New research suggests that using fire to cook food started 600,000 years before previously thought. Archeologists from Tel Aviv University's Steinhardt Museum of Natural History in Israel assert that our early ancestors cooked fish with fire 770,000 years ago. archaeologists claim that these prehistoric humans, who lived alongside banks of Jordan River in what is present-day northern Israel, used fire to cook "huge fish" they caught in nearby lake. They say their finding is earliest recorded evidence of food being cooked. Until this new discovery, scientists believed first "definitive evidence" of cooking was by Neanderthals and early Homo sapiens, around 170,000 years ago.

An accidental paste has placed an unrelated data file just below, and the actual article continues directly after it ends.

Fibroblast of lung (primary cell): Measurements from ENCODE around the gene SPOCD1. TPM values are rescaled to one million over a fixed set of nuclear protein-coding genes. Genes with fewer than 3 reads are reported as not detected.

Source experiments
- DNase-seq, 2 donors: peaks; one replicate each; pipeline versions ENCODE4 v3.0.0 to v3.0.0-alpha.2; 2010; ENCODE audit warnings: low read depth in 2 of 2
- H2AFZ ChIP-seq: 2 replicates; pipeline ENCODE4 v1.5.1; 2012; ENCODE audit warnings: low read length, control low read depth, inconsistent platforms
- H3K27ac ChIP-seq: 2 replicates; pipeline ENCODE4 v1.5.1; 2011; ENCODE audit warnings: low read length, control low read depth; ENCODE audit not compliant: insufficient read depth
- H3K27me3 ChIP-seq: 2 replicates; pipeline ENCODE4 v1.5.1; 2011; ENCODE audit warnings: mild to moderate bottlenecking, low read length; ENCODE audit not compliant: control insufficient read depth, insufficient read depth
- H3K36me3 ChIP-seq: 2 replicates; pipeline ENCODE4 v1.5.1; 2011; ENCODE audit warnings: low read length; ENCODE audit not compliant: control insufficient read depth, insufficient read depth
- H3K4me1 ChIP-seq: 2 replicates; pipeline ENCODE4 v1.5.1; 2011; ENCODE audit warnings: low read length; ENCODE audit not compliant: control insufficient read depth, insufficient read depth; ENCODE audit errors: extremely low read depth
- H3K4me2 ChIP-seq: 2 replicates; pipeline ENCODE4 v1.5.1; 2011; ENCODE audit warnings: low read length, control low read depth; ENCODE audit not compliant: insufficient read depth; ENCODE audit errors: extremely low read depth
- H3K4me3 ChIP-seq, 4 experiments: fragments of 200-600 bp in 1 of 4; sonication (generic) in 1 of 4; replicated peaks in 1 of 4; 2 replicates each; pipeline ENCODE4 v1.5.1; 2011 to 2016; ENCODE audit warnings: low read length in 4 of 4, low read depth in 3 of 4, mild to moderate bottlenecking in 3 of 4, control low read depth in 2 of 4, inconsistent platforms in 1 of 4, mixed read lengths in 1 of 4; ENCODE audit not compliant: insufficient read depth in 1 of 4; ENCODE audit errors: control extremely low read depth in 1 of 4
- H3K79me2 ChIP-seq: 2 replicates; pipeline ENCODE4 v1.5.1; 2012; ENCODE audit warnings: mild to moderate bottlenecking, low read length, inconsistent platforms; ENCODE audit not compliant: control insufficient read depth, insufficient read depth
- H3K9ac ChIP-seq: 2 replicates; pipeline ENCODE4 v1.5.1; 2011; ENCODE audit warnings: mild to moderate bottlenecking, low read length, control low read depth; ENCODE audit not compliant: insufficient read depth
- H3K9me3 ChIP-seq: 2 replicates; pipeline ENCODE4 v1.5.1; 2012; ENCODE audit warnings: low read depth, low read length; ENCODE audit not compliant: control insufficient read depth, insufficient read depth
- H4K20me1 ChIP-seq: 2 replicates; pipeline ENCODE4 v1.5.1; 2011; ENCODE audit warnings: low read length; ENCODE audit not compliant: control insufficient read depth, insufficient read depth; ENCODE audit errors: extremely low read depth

Lead researcher Irit Zohar spent 16 years analyzing ancient fish bones and enamel found on fish teeth. Her analysis showed that grilled or baked fish had been eaten 770 millennia ago. She told AFP news agency that: "It was like facing puzzle, with more and more information until we could make story about human evolution." She added that her biggest conundrum was to ascertain whether or not fish had been eaten raw and then their bones thrown into fire, or whether it had been cooked first. She said: "The whole question about exposure to fire is whether it is about getting rid of remains or desire to cook." She said the fish were two-metre-long carp, that would have been particularly succulent when cooked.